Monday 22 February 2016

Recipe for Chinese Bbq Pork/Char Siu 叉燒

Ok, I have done it.

It seems like every Chinese blogger that I could put my finger to has a recipe for Chinese bbq pork or more fondly known as char siu. Together with siu yuk (crispy pork belly), these two are perhaps the two most blogged about dishes among the Chinese community. And it doesn't surprise me one bit as these two dishes are vastly popular, not only among the Chinese, but also in Western countries. This char siu, it is almost like an icon for Chinese cuisines. You could find its charred bit of succulent, juicy, tender, sweetish savoury portion hanging in the windows of practically every Chinese restaurants around the world.

So what makes a good char siu? Here's my take...

1. The taste. The most basic requirement of any cuisines. It has to taste good, right? In this case, it should be sweet, balanced with a certain degree of saltiness. You would be surprised at the amount of sugar required to get that perfect sweetish taste. No compromise here. It has to be sweet or else it is not char siu. The char siu must also have a good amount of smokiness resulting from the charcoal burnt caramelised sugar.

2. The Glaze. It is not a possibility, it is a necessity. The char siu MUST have that ultimate glossy charred sauce coating every bit of the meat. If there is no thick sticky glaze, it is not a worthy piece. Not only people eat with their eyes, the glaze is also where most of the taste is concentrated, all in its reduced and caramelised glory.

3. The texture. Juicy and tender but at the same time not too oily. This can be achieved by cooking the meat with just the right temperature. Overcook your meat, and it will become tough. Traditionally, pork shoulder/neck is used to make char siu but some genius came out with the idea of using pork belly. And like they say, the rest is history. It has become my favourite cut for making char siu ever since. The layering of fats oils and protects the meat from being tough, providing a good balance to the bite. The burned fat itself exude the perfect fragrance to complement this bbq pork. Absolutely divine.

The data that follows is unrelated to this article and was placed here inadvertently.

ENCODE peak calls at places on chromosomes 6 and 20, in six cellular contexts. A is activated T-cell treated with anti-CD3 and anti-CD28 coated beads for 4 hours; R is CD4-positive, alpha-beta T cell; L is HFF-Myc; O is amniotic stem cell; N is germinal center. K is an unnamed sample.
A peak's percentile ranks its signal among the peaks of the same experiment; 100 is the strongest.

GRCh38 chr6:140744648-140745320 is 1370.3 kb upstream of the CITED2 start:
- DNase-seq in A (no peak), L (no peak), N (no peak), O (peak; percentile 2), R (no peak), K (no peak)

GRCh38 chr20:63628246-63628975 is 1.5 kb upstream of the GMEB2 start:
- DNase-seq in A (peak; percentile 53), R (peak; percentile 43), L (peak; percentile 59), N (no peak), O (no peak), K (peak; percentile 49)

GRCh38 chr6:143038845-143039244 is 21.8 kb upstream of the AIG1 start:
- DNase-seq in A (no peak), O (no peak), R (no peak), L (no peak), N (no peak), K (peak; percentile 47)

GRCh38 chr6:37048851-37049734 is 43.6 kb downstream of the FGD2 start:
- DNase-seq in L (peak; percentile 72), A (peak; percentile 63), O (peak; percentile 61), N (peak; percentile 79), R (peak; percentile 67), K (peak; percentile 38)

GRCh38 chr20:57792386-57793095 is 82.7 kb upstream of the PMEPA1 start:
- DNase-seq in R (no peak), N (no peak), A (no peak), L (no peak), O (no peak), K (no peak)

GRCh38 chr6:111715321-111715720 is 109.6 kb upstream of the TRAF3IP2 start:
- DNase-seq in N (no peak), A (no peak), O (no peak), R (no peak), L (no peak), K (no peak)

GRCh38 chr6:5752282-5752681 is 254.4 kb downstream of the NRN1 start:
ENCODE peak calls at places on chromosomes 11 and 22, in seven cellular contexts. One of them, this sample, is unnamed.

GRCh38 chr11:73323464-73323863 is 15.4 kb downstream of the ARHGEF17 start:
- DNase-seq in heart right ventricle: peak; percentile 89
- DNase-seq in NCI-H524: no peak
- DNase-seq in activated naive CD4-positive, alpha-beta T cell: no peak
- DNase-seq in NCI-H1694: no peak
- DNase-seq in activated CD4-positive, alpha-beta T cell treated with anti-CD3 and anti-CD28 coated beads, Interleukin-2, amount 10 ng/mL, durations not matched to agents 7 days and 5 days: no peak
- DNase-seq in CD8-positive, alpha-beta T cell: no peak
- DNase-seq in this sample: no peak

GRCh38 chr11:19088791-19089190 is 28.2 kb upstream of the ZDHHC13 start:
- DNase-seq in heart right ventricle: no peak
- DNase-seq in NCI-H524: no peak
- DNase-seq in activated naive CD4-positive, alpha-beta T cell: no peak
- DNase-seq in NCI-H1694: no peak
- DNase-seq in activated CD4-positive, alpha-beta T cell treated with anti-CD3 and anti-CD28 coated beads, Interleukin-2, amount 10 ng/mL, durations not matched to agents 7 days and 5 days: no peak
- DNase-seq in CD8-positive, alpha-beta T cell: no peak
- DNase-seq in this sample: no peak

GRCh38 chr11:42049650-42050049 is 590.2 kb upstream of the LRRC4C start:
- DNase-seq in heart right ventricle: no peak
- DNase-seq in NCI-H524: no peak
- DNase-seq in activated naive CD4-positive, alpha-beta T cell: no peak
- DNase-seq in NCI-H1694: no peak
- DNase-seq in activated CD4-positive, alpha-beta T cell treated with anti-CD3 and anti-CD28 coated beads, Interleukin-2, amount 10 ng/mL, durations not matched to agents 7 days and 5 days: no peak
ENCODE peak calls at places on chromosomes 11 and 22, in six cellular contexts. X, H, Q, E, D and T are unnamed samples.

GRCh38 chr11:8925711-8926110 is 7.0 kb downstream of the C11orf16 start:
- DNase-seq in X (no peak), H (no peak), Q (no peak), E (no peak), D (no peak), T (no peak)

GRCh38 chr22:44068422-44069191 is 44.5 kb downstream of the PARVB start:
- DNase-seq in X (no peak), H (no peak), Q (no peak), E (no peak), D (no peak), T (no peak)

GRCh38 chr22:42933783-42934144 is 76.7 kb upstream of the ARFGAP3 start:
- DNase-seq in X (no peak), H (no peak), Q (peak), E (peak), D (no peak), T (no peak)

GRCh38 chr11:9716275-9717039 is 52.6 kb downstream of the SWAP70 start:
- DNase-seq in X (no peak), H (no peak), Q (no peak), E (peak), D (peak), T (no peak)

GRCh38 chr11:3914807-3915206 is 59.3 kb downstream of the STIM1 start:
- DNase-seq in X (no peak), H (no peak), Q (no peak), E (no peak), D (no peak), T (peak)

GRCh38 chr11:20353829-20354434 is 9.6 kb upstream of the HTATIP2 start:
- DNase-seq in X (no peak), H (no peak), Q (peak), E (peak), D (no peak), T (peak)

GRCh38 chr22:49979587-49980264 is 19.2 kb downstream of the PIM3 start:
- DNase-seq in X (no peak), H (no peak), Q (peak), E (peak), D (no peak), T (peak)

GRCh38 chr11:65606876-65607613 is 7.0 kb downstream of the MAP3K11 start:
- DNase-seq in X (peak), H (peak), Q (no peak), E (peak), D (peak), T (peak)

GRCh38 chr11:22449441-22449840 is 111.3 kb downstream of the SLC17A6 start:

Making char siu is not difficult at all. But if you managed to make good char siu out of this recipe, it is not entirely my contribution either. You see, I could only help with the marinade. The appearance, the charring and the texture which makes the char siu, depend on your oven and how well you control the temperature. So, my piece of advice, get to know your oven and work around it. Happy trying!

Recipe for Chinese Bbq Pork/Char Siu 叉燒


450 g pork belly, cut into 1.5 inch wide strips
1 tbsp maltose (could be replaced with honey)


1 inch cube red fermented tofu (nam yue), mashed
5 tbsp sugar
1 1/2 tbsp oyster sauce
4 cloves garlic, minced
1/2 tbsp dark soy sauce
1 tbsp Shao Xing wine
2 drops red colouring (optional)
1 tsp salt

Cooking Instruction

1. Cut away the pork belly skin. Cut the pork belly into strips of about 2 inches wide. Wash and dry completely.

2. Combine ingredients for marinade together and mix well.

3. Add in pork belly. Make sure the meat is covered with the marinade completely. Cover and leave to marinade overnight.

4. Preheat oven to 250C. Remove pork from fridge and arrange on a wire rack with a lined baking tray below (to collect the drippings). Put meat on the highest rack. Bake for 12 minutes, turning once.

5. Meanwhile, reduce the marinade and add in the maltose. Immediately, the marinate would turn glossy. Continue to simmer marinate in until it becomes as thick as possible.

6. Remove pork from oven and dunk pork into the pot of thickened sauce. Coat the pork thoroughly. Return to the oven. The pork should be as near to the heat source as possible in order to get a nice caramelisation and char. Bake for another 8-10 minutes, turning once to get an even char on both sides (Can also use grill function). Remove from oven and rest for 10 minutes before slicing.

7. For sauce, deglaze the thickened sauce in the pot with a little water and add 1/2 tsp of soy sauce if necessary.

You could replace pork belly with other cuts if you prefer something leaner. Add one tablespoon of oil into the marinade if you are using lean meat instead.

Find out how to cook Siu Yuk (Crispy Pork Belly) here:


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